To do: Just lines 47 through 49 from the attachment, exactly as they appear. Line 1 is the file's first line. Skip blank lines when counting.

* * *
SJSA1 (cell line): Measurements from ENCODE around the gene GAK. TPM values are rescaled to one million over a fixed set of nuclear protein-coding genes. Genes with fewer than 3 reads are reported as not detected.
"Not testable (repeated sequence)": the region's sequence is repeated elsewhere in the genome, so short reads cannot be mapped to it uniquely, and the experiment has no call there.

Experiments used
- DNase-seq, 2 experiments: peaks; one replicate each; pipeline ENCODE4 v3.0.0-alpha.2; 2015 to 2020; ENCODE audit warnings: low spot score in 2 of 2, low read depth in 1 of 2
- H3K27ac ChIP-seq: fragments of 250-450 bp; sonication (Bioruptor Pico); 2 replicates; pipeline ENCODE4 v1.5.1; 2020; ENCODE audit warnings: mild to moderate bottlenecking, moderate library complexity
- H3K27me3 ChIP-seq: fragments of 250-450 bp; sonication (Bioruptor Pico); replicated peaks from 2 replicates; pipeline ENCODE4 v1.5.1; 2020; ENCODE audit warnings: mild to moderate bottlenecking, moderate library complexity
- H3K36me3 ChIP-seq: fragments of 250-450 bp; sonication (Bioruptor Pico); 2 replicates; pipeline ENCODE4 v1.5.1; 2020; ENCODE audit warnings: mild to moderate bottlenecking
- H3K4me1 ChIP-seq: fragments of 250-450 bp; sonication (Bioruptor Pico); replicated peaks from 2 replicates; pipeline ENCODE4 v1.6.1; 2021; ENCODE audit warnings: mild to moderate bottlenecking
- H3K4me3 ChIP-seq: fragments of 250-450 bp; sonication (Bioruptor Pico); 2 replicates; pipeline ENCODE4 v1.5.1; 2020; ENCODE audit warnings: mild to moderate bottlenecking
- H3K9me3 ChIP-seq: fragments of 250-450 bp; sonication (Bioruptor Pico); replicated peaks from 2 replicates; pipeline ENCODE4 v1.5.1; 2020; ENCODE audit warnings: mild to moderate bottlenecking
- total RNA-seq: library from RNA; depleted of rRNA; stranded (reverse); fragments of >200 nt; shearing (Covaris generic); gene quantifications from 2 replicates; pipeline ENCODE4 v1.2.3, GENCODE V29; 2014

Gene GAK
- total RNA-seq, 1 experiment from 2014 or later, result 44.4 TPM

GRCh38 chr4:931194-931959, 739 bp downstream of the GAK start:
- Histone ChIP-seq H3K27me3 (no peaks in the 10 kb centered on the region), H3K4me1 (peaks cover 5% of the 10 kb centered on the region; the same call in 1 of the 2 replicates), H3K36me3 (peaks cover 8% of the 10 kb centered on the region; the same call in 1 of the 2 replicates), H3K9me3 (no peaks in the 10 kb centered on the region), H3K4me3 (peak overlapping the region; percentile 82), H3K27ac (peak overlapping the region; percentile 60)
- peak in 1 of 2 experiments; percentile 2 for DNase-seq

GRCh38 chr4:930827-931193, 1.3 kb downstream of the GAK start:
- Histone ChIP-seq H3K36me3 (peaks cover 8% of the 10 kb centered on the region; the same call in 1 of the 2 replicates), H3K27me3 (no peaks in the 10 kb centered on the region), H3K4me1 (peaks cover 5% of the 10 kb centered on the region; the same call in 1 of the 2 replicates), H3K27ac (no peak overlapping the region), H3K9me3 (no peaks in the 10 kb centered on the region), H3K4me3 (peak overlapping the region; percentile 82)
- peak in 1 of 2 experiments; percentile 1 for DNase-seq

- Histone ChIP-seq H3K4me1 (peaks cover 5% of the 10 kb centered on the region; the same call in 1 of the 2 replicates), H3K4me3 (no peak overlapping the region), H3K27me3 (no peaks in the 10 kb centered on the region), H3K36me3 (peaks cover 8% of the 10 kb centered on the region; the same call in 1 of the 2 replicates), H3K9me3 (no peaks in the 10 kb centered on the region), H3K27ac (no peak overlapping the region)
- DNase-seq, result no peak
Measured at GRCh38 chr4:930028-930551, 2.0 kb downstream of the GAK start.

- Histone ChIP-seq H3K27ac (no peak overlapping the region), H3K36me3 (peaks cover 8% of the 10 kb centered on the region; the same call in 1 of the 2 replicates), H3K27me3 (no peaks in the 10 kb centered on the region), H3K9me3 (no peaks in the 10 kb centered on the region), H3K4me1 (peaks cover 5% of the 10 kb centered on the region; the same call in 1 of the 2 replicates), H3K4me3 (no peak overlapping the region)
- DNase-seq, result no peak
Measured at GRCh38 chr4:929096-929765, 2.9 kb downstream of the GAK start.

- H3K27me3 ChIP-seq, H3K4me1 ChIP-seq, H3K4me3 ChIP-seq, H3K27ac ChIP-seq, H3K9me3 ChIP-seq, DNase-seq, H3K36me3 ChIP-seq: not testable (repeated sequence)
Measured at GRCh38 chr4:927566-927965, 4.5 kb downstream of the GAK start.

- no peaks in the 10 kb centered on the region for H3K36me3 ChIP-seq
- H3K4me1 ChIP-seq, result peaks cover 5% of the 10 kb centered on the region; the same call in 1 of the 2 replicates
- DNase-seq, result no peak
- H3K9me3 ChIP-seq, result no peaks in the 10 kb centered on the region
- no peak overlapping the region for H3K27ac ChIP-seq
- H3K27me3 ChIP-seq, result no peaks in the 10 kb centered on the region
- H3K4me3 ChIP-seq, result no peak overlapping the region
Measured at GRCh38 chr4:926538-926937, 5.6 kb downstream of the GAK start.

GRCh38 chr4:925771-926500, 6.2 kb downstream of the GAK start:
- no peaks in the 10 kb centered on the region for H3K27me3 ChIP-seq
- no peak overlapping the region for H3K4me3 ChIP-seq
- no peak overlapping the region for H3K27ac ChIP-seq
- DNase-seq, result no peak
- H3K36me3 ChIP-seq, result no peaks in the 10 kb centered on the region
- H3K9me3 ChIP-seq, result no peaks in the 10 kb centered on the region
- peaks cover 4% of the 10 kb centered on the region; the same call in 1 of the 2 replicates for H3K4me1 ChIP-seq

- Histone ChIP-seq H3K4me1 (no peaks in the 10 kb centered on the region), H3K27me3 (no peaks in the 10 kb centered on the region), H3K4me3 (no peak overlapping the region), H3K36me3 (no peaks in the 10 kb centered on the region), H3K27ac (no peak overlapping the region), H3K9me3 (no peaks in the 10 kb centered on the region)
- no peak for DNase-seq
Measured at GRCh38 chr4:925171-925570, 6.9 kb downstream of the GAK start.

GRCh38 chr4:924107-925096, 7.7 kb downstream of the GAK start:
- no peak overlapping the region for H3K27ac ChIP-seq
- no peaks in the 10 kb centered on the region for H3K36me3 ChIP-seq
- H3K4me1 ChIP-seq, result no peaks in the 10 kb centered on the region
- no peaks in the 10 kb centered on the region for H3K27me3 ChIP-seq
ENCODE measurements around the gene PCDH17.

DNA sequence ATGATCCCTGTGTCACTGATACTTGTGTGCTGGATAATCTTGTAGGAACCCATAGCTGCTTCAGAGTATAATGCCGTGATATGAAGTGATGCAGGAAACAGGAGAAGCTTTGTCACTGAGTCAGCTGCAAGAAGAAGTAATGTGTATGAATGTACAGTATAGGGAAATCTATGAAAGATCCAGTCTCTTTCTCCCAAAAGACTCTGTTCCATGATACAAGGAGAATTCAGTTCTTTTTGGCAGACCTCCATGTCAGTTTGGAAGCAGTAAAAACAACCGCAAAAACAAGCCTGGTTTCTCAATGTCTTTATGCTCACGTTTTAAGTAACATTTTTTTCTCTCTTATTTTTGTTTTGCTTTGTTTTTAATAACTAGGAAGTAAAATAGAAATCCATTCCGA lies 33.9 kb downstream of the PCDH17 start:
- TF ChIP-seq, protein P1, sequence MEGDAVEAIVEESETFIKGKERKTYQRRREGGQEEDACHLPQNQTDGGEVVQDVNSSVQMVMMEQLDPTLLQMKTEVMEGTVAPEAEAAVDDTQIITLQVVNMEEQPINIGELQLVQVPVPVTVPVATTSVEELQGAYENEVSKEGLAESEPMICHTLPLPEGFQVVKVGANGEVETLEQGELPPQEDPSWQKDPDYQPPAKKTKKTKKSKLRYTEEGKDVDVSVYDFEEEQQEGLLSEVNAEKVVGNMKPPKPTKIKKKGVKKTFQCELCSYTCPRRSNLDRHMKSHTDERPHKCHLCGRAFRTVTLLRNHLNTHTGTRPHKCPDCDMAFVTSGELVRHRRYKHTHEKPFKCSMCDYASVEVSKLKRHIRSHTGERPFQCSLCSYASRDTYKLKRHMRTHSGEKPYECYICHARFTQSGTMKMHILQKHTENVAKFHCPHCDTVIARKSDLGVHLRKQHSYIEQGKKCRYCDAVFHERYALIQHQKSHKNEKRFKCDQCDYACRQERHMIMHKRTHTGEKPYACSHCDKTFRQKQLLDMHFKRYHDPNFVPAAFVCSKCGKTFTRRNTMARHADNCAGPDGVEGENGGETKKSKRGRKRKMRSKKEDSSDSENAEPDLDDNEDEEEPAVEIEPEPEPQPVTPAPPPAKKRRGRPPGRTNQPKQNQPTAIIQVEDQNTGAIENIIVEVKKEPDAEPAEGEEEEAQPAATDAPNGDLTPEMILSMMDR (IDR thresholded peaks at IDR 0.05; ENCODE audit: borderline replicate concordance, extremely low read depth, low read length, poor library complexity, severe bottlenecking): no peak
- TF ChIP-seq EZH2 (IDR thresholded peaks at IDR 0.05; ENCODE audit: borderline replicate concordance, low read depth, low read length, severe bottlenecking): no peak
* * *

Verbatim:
GRCh38 chr4:924107-925096, 7.7 kb downstream of the GAK start:
- no peak overlapping the region for H3K27ac ChIP-seq
- no peaks in the 10 kb centered on the region for H3K36me3 ChIP-seq